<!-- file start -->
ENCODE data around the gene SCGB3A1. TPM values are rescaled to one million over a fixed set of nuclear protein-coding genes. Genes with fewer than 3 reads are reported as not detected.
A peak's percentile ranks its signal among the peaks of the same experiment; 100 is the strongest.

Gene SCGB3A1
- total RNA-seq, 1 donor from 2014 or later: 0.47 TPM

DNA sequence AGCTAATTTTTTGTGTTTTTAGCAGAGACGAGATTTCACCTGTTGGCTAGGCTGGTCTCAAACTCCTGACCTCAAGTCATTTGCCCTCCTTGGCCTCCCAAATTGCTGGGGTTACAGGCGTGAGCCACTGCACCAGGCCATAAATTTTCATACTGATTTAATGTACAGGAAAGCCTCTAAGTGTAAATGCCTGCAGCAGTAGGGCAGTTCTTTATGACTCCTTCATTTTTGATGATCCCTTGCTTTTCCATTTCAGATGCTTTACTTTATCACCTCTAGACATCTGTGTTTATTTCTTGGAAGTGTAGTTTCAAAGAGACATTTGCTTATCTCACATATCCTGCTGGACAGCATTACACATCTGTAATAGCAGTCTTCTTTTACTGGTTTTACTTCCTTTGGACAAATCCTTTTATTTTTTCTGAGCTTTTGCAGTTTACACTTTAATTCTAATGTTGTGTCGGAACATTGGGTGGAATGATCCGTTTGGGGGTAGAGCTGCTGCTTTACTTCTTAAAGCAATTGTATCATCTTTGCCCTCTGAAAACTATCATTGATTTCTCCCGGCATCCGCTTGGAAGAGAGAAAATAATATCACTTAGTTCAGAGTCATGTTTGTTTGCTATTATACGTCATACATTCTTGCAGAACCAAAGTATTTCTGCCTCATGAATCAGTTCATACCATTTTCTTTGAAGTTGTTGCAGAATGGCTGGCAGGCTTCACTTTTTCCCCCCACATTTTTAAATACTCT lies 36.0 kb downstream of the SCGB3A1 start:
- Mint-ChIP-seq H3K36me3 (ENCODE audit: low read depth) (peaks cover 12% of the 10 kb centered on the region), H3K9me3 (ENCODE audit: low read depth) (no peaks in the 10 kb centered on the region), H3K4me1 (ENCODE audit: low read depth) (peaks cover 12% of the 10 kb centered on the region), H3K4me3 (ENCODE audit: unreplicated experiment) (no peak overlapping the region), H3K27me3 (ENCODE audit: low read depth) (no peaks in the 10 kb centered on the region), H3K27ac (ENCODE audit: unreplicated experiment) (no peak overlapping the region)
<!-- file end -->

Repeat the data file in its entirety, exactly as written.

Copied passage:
ENCODE data around the gene SCGB3A1. TPM values are rescaled to one million over a fixed set of nuclear protein-coding genes. Genes with fewer than 3 reads are reported as not detected.
A peak's percentile ranks its signal among the peaks of the same experiment; 100 is the strongest.

Gene SCGB3A1
- total RNA-seq, 1 donor from 2014 or later: 0.47 TPM

DNA sequence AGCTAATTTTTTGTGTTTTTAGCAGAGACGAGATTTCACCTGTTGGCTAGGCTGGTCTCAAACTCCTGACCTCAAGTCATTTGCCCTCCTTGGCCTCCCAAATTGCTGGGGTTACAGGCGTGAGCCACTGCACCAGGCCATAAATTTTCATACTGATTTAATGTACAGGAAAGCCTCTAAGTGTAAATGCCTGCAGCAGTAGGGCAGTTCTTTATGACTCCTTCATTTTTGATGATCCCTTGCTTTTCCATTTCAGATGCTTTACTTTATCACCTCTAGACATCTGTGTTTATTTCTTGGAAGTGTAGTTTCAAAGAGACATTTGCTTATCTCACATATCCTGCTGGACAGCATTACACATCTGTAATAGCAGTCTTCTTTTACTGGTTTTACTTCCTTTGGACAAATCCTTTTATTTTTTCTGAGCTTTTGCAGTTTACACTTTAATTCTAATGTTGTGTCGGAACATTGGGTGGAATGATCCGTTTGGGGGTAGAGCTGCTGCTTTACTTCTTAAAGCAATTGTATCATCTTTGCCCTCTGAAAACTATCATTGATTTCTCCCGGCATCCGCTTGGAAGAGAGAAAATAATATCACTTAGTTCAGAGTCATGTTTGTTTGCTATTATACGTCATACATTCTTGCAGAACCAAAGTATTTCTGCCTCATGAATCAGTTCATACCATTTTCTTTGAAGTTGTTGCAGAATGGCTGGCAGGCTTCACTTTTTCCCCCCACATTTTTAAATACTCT lies 36.0 kb downstream of the SCGB3A1 start:
- Mint-ChIP-seq H3K36me3 (ENCODE audit: low read depth) (peaks cover 12% of the 10 kb centered on the region), H3K9me3 (ENCODE audit: low read depth) (no peaks in the 10 kb centered on the region), H3K4me1 (ENCODE audit: low read depth) (peaks cover 12% of the 10 kb centered on the region), H3K4me3 (ENCODE audit: unreplicated experiment) (no peak overlapping the region), H3K27me3 (ENCODE audit: low read depth) (no peaks in the 10 kb centered on the region), H3K27ac (ENCODE audit: unreplicated experiment) (no peak overlapping the region)